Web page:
“Only compassionate, empathic, loving and caring people suffer from compassion fatigue; the very people who are so vital to the animal-care field” – Charles Figley, 2006 Book: Compassion Fatigue in the Animal Care Community.
“Compassion fatigue in animal-related professions is most often considered to be a direct result of the impact of euthanasia” – Occupational Stress & Compassion Fatigue: The effects on workers in animal-related occupations by Mrs Rebekah Scotney
Compassion fatigue in animal shelters
People working in animal welfare are more likely to suffer from compassion fatigue. Veterinarians are a classic example with higher than average suicide rates. Animal rescue workers are also under increased stress. This is partly because they have personal expectations and goals which are difficult to achieve in animal rescue due to limited resources and the number of unwanted cats. There is pressure to achieve no-kill. Circumstances leads to the killing of healthy cats at shelters. The ‘euthanasia’ (killing in reality) of healthy cats in large numbers is seen by the public as dirty work and causes euthanasia related strain in workers.
For a person who cares and most animal shelter workers care, the euthanasia of animals in their care can be traumatic. There is a conflict between job satisfaction for animal welfare workers at shelters and the stress of the dry work of killing cats. It seems that shelter employees who work in the field beyond 2 years are considered survivors.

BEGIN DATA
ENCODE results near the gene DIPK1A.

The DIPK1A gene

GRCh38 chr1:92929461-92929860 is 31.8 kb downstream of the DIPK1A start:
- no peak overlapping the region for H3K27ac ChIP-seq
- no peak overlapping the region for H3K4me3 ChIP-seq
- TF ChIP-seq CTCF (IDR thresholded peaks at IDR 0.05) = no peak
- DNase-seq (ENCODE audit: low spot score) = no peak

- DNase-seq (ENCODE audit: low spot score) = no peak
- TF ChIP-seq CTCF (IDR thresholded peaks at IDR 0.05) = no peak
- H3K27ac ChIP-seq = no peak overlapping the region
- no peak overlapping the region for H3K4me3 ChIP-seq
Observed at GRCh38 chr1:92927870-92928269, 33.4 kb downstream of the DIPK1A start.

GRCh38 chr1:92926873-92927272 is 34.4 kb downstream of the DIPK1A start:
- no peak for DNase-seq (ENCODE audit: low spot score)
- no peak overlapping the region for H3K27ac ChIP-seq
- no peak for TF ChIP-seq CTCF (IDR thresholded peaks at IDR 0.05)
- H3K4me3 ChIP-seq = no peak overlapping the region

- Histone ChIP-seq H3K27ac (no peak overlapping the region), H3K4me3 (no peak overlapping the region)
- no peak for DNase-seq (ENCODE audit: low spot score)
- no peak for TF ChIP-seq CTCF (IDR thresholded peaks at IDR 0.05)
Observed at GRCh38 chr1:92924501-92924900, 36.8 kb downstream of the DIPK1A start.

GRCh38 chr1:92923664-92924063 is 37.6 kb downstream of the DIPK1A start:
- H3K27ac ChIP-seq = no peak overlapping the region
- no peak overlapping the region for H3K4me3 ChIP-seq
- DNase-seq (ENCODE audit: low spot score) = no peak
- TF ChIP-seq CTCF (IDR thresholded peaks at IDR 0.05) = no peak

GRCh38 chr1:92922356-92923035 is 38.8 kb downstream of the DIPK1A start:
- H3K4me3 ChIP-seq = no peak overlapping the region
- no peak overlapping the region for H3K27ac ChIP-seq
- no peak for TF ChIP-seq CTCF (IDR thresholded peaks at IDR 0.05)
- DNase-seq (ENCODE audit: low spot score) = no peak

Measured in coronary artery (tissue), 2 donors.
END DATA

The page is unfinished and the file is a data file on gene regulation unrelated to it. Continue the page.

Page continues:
Another factor is that people working in animal shelters are predominantly young females (wrong? – tell me). Females are generally considered to be more caring. This may be learned or inherited behavior. But the fact is that if a person is more caring and drawn to work in an animal shelter they are more likely to suffer from compassion fatigue. They will also be stressed by the euthanasia of animals. They probably form relationships with some of the cats in their care. This must make it more likely that they will be stressed when these animals are euthanised. Workers who believe that they are skilled burn out faster.
Added pressure on shelter workers may come from their feeling that the public can see animal ‘shelters’ as not shelters at places where animals are euthanized. There has been a sharp decrease in the euthanasia of shelter animals over the years in the US but the numbers remain high.
Easing the stress
Shelter management also suffer from compassion fatigue. There are exceptions and examples of uncaring individuals at animal shelters. However, I am sure the vast majority care profoundly about animal welfare. What can management due to alleviate ‘euthanasia stress’ of workers? ASPCA provides guidance.
- Exercise is a great stress reliever. I guess some sort of factored-in break to take exercise outside the work place would be beneficial.
- Employees should feel free to discuss their feelings with management and management should be sympathetic and open. There should be no stigma associated with an employee coming forward and opening up about their feelings of stress and even suicide.
- In this vein there could be an in-house counselling service.
- Work times should be flexible. This gives back a degree of control to employees which helps manage stress.
- Celebrate the successes and give awards and rewards for great work.